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Jeff Bezos' Blue Origin sets new launch attempt for Tuesday

A Blue Origin rocket takes off in Texas in March 2022
A Blue Origin rocket takes off in Texas in March 2022.

Blue Origin said it would try again on Tuesday to launch a rocket and return to space for the first time in more than a year, after scrubbing a mission for last-minute technical reasons.

Jeff Bezos' space company has not launched a rocket since an uncrewed September 2022 crash placed its program on hold while it carried out fixes and awaited regulatory approval.

The company finally announced a December 18 launch from its base near Van Horn, Texas. But on the day itself it first pushed back the takeoff window because of cold weather, then declared it was off.

"We're scrubbing #NS24 today due to a ground system issue the team is troubleshooting," Blue Origin posted on X, formerly Twitter.

By late afternoon, the company announced that a new launch window had been set starting at 10:37 am (1637 GMT) Tuesday. "Webcast starts T-20 minutes to launch on," it added.

Though the rocket will carry a payload of science experiments, not people, mission NS-24 must succeed before Blue Origin can return to taking wealthy thrill-seekers to the final frontier.

On September 12, 2022, a Blue Origin rocket became engulfed in flames shortly after launch. The capsule, fixed to the top of the rocket, successfully initiated an emergency separation sequence and floated safely to the ground on parachutes.

The accident prompted a year-long probe by the Federal Aviation Administration (FAA), which found it was caused by the failure of an engine nozzle that experienced higher-than-expected engine operating temperatures.

The regulator issued a set of corrective actions Blue Origin had to undertake before it could resume flying, including the redesign of certain engine parts. It confirmed Sunday it had approved Blue Origin's application to fly again.

In all, Blue Origin has flown six crewed flights—some passengers were paying customers and others flew as guests—since July 2021, when Bezos himself took part in the first flight.

While Blue Origin has been grounded, rival Virgin Galactic, the company founded by British billionaire Richard Branson, has pressed on, flying five this year.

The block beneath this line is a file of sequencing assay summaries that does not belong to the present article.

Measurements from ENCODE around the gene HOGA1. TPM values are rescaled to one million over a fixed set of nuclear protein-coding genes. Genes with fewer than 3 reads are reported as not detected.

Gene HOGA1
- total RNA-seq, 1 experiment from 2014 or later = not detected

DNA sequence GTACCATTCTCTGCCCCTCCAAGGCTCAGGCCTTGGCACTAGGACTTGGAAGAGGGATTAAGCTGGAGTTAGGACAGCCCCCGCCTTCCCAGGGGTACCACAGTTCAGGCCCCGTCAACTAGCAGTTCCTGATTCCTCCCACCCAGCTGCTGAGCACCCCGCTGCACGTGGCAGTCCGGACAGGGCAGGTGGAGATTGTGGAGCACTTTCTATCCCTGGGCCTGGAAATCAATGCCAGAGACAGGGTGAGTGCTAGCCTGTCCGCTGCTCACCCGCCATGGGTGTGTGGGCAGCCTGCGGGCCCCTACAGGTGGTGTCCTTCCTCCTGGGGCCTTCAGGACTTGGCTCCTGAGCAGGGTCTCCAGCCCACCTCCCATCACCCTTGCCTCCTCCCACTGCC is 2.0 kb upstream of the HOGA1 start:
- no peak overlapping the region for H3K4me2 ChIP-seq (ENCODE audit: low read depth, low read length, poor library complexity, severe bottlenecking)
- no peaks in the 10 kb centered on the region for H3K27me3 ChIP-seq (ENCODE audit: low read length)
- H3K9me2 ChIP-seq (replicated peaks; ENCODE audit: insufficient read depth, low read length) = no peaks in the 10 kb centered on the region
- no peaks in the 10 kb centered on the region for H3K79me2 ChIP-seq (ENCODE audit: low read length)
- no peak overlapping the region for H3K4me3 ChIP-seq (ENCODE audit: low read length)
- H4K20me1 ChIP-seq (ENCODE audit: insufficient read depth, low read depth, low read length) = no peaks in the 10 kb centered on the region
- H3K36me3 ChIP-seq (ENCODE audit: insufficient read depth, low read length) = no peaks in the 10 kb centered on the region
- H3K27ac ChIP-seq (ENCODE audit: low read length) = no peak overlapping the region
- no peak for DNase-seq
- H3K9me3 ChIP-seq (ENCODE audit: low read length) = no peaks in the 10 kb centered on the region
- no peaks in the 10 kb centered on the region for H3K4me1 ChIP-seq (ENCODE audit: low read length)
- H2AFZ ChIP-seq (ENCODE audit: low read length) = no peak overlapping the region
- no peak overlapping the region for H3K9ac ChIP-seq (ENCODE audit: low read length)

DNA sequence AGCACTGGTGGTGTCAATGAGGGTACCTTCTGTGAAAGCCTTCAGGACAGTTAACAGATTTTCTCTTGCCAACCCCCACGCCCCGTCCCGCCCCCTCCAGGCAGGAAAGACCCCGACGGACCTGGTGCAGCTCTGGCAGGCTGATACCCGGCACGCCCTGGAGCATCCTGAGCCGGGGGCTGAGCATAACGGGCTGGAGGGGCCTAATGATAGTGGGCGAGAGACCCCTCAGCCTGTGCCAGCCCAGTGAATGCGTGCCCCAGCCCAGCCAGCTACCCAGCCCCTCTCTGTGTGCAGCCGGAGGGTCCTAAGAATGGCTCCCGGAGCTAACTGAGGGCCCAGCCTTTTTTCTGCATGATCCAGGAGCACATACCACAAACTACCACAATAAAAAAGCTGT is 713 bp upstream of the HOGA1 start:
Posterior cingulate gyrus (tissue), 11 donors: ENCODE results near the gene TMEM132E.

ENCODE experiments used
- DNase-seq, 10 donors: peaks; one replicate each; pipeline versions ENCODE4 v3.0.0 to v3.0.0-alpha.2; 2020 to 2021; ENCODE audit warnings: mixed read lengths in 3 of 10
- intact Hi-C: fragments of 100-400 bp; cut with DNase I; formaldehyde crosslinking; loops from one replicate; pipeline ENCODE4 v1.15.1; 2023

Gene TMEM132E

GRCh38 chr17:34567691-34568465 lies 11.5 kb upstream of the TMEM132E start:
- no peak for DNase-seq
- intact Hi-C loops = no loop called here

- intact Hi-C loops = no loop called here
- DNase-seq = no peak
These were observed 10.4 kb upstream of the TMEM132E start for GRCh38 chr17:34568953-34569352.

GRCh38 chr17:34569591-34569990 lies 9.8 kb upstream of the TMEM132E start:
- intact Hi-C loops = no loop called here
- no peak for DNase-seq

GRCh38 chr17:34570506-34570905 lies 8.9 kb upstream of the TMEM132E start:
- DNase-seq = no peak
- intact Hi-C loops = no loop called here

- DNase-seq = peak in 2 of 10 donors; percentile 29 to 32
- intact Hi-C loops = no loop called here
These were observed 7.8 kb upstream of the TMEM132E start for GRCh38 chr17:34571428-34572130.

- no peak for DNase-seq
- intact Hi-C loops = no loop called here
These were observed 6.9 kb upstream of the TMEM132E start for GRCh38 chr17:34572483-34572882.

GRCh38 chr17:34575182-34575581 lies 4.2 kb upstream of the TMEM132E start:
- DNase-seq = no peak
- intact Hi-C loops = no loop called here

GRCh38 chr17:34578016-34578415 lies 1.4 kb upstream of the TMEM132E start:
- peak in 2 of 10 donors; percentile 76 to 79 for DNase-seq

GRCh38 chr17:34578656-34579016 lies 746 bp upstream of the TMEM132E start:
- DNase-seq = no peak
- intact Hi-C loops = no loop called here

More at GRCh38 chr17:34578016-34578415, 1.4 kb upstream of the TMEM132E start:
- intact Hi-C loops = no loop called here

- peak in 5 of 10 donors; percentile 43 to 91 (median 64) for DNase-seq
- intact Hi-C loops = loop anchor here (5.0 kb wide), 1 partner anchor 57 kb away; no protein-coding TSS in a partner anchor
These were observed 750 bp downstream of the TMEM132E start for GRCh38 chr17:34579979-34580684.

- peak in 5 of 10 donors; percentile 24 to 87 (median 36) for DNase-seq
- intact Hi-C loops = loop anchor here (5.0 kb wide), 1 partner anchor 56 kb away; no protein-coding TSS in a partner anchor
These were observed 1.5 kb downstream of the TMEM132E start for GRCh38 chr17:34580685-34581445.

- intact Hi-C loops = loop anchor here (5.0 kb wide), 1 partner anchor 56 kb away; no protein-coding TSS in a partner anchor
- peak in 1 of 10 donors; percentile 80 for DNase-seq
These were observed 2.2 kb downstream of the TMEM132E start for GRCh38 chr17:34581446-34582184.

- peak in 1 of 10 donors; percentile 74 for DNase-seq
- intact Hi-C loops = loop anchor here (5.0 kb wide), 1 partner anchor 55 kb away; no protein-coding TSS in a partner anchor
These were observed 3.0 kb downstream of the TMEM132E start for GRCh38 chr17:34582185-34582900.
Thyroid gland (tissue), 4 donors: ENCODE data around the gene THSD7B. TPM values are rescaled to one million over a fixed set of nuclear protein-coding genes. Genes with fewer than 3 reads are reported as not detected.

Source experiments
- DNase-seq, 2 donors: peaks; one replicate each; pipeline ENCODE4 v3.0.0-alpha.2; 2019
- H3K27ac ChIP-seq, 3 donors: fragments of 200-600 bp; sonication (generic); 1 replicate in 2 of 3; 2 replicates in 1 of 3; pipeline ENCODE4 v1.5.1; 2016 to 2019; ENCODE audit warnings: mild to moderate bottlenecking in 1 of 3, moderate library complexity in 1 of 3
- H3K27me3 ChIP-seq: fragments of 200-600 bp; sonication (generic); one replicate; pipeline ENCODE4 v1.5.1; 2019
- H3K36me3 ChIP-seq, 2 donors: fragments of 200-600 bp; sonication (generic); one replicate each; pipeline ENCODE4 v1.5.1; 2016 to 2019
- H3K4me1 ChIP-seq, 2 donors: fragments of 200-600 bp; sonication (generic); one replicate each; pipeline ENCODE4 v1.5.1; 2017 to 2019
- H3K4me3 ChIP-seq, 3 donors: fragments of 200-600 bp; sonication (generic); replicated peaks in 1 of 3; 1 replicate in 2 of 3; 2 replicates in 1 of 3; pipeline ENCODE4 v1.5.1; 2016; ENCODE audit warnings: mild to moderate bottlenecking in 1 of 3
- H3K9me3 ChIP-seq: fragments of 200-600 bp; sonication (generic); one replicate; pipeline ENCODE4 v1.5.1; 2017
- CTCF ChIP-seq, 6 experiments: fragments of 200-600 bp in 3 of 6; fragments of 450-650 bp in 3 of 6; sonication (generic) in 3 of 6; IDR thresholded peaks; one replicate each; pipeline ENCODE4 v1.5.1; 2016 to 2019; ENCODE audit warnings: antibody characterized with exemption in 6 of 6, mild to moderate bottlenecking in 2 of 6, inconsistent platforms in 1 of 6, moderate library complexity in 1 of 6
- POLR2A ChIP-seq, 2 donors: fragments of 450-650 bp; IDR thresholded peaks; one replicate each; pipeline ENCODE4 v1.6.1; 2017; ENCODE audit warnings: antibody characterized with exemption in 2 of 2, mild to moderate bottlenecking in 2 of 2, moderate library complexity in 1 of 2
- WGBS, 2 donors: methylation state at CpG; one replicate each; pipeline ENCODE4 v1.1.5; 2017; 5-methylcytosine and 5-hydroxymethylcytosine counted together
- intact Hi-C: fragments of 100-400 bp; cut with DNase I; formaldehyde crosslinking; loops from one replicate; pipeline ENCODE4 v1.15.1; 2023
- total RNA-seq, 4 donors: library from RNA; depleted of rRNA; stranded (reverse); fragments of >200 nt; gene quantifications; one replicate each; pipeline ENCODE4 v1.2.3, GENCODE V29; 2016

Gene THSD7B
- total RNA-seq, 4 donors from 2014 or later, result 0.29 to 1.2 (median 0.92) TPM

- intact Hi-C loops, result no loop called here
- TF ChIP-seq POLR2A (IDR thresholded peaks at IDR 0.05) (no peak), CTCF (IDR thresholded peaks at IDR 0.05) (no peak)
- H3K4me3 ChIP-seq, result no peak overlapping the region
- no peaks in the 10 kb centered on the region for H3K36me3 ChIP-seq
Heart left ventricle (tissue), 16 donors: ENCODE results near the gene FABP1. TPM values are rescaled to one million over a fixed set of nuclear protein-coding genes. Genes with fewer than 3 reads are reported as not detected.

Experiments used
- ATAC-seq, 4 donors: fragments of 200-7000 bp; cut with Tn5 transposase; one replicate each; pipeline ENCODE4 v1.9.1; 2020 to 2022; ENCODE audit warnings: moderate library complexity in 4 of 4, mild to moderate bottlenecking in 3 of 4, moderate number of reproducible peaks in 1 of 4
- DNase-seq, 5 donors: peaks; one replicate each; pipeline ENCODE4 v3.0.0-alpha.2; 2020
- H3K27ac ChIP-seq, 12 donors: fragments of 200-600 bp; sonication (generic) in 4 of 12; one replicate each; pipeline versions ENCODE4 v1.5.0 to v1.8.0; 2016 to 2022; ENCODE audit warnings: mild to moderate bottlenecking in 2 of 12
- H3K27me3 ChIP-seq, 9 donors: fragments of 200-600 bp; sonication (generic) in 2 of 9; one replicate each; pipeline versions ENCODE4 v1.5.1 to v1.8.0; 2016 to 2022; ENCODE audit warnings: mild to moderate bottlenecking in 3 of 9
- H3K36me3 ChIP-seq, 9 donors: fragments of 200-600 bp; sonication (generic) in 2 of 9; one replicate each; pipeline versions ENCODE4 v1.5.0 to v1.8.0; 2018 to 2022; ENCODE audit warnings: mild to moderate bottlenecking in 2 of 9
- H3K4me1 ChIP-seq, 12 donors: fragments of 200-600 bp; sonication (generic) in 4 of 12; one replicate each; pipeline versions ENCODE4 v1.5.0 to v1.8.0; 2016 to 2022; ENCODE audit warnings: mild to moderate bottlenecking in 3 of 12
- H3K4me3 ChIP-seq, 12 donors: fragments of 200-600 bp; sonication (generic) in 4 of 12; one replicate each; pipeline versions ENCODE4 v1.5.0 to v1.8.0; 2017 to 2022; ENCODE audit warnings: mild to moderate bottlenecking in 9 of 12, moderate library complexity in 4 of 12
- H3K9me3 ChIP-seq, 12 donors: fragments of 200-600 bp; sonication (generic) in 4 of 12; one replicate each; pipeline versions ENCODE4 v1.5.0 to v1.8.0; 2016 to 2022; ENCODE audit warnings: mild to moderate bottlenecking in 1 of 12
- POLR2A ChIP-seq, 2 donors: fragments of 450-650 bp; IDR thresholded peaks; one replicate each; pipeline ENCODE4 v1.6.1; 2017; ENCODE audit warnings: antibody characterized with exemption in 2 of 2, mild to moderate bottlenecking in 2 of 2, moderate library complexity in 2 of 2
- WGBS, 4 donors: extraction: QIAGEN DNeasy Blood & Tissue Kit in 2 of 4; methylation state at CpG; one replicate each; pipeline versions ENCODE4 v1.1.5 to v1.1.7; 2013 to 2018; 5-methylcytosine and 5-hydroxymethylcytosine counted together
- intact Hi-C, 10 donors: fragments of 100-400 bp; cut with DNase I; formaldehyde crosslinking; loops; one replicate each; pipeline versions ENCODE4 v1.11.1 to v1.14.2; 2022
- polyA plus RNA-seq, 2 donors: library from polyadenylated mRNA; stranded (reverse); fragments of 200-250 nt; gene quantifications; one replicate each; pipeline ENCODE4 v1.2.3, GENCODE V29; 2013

The two companies compete in the emerging space tourism sector, operating in suborbital space.

Reusable rocket, no carbon emissions

While Blue Origin launches a small rocket vertically, Virgin Galactic uses a large carrier plane to gain altitude and then drop off a smaller rocket-powered spaceplane that completes the journey to space.

In both cases, passengers enjoy a few minutes of weightlessness and can view the curvature of the Earth through large windows.

Virgin Galactic tickets were sold for between $200,000-$450,000; Blue Origin does not disclose its ticket prices publicly.

Blue Origin can boast of the fact that nearly all of the rocket platform is re-used including the booster, capsule, engine, landing gear, and parachutes.

Its engine meanwhile is fueled by and hydrogen, meaning the only byproduct during flight is water vapor, with no carbon emissions.

Blue Origin is also developing a heavy rocket for commercial purposes called New Glenn, with the maiden flight planned for next year.

This , which measures 98 meters (320 feet) high, is designed to carry payloads of as much as 45 metric tons into low Earth orbit.

© 2023 AFP

Citation: Jeff Bezos' Blue Origin sets new launch attempt for Tuesday (2023, December 19) retrieved 17 April 2024 from
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